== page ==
They got angry with me because they were bored and craved more attention and nurturing from me, which I couldn’t give and also meet deadlines. Also, completely unfair. Conversely, I noticed the more attention I devoted just to my children, without touching my phone or looking at my Apple watch, the more well-behaved they were.
So, I tried to beat my multi-tasking habit.
Once you get used to it, multitasking is a tough habit to beat!
I Started by Asking Myself Some Tough Questions
In my quest to be both a successful mother and wife, and a successful court reporter/business owner, I had to ask myself a few tough questions:
1. Why did I go into business for myself?
In a nutshell, I wanted more freedom and more time with my kids and husband. I wanted more control over my schedule, more say in who I worked with and what kinds of cases I encountered, and I didn’t want to spend my kids’ VERY SHORT childhoods working nonstop.
2. Has starting my own business actually helped me work toward the goal above?
The answer to this, sadly, was a resounding NO. If anything, I was more stressed and working even more hours than before. This is fairly common when starting a new business, and I knew it would be rocky at first, but if I was/am going to make any progress toward the life I really wanted, I had to/have to make intentional choices to lead me there.
3. What can I do to set myself on the road to the life I really want?
Much harder question to answer, and for a long time I didn’t feel like I had the TIME to sit down to even think about this! Around November 2016, though, I became entirely burnt out. Working was no longer exciting to me, it was a burden, and so was everything else. The stress caused by my inability to juggle everything and be the perfect business owner/wife/mother/sister/daughter/aunt/crafty-crafty mom was causing my health to go even more downhill. There was no solution BUT a solution, if you know what I mean.
When I examined the three questions above, I realized that I was spreading myself WAY too thin, and nothing I was trying to accomplish was getting my full attention, least of all my kiddos. That’s so sad to write, but it’s true. I was multitasking in an effort to accomplish more, but I was accomplishing bupkis.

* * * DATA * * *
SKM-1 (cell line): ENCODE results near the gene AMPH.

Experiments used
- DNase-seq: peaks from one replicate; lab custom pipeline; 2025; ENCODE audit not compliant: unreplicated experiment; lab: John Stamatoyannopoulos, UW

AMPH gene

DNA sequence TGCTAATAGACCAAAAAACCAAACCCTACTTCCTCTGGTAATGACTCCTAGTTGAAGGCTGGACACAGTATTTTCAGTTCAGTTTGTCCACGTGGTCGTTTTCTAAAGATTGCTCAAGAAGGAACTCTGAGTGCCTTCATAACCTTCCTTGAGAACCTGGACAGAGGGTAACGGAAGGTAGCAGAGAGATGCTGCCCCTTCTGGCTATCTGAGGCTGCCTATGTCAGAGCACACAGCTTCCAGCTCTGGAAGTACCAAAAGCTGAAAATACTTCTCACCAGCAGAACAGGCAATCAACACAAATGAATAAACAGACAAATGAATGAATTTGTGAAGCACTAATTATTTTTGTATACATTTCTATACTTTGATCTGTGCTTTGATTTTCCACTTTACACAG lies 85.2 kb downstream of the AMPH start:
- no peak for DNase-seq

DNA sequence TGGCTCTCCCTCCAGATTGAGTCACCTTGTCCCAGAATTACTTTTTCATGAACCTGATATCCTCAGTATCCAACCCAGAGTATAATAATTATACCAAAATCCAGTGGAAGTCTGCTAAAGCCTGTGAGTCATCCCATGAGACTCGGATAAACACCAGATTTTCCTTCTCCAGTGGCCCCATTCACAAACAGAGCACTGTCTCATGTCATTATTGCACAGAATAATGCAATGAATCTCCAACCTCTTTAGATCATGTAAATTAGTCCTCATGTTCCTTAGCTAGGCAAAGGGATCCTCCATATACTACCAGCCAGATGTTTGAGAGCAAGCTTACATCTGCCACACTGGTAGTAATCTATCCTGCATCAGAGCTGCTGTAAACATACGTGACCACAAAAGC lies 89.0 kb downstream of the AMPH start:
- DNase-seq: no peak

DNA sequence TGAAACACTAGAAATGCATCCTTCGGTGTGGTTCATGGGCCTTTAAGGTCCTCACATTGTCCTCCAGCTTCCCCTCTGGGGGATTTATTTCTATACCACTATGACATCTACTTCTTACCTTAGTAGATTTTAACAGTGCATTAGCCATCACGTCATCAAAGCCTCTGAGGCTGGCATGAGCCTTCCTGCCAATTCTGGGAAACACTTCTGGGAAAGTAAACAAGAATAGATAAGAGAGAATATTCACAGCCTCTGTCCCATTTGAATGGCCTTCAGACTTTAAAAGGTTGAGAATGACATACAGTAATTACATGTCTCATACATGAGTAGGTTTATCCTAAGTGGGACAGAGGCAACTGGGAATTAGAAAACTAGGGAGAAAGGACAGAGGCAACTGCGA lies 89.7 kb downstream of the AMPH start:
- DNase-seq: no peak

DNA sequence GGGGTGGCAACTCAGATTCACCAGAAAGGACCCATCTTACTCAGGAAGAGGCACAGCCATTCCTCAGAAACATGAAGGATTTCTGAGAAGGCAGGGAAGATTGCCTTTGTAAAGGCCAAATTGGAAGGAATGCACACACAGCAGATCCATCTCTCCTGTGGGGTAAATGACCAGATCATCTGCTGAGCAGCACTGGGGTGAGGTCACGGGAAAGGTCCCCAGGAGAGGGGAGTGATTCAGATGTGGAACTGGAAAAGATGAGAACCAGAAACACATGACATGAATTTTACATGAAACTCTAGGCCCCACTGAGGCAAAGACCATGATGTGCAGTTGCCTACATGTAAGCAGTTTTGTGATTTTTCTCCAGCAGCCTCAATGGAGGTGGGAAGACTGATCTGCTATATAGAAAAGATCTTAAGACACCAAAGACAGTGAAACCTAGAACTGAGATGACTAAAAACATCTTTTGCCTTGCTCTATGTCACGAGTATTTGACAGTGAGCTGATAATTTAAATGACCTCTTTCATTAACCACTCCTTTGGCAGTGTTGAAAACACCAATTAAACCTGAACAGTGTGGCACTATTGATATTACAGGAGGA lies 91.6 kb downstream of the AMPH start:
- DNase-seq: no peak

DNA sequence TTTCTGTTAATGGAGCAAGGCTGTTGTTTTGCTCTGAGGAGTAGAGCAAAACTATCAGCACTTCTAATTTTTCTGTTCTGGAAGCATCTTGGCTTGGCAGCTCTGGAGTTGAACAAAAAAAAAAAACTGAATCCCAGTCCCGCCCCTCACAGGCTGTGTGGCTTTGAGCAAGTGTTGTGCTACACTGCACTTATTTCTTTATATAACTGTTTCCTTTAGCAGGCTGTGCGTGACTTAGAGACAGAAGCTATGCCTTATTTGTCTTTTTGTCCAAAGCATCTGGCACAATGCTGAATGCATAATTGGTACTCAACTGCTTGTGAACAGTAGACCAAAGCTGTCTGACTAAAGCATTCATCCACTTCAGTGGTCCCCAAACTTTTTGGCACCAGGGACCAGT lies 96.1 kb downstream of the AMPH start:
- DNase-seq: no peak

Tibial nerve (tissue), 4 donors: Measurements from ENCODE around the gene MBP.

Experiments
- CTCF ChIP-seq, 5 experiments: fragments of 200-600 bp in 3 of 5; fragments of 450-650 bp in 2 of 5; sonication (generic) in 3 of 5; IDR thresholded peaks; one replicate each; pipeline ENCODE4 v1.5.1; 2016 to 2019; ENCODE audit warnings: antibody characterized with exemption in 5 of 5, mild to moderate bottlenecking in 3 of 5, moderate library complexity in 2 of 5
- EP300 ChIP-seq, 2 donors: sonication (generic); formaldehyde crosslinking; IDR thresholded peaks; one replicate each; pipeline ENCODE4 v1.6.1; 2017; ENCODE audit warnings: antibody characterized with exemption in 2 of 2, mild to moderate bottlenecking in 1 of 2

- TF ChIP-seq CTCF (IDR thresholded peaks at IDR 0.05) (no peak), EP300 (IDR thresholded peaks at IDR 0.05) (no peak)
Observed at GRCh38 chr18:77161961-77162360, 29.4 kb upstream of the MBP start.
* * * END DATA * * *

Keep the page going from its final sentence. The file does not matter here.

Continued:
So I started setting some limits.
10 Simple Tips for Setting Limits Effectively That Have Helped Me
- Get Ruthless In Evaluating “Opportunities”: I began saying “NO” to a lot of jobs that would call in, especially if I knew they would result in more stress than income.
- Set Up Specific Business or Personal Policies to Address Unanticipated Events: I set up an inclement weather policy stating if school closed, I would also be closed for the day, which is necessary if you live in Iowa, because sometimes we get no snow, and sometimes we get ALL THE SNOW.
- Stop the Negative Talk: I make an effort to remind myself, over and over again, that if I have to cancel a deposition because I have to stay home with my kids, that’s okay, and if the client doesn’t understand, they’re not a client I want to work with anyway (this one is really hard for me, because I feel guilty a lot.)
- Demand More from Your Partner: I put my foot down with my husband, saying he had to take on some of the load if/when a child was sick or daycare closed or school was out on holiday, but I had to go out for a deposition.
- Maintain a Set Schedule: I set a start time and an end time for my workday (unless something weird happens).
- Put Your Phone/Laptop/Tablet Away: I put my phone away in my room while my kids are home, and just focus on them (though I do keep my Apple Watch on and do a brief scan of incoming e-mails in case there is anything urgent, but I have a really loose definition of “urgent.”)
- Limit Your Hobbies to Ones You REALLY Enjoy: I have hobby-ADD, so at any given time I may be trying to learn to draw, learn to fold origami, learn to utilize a bullet journal, and learn to use my Cricut machine. I’m sure you’ve concluded by now that I don’t do any of these terribly well, but I can do them all. Lately, I have abandoned my half-finished craft projects in favor of playing with my kids on their bedroom floors.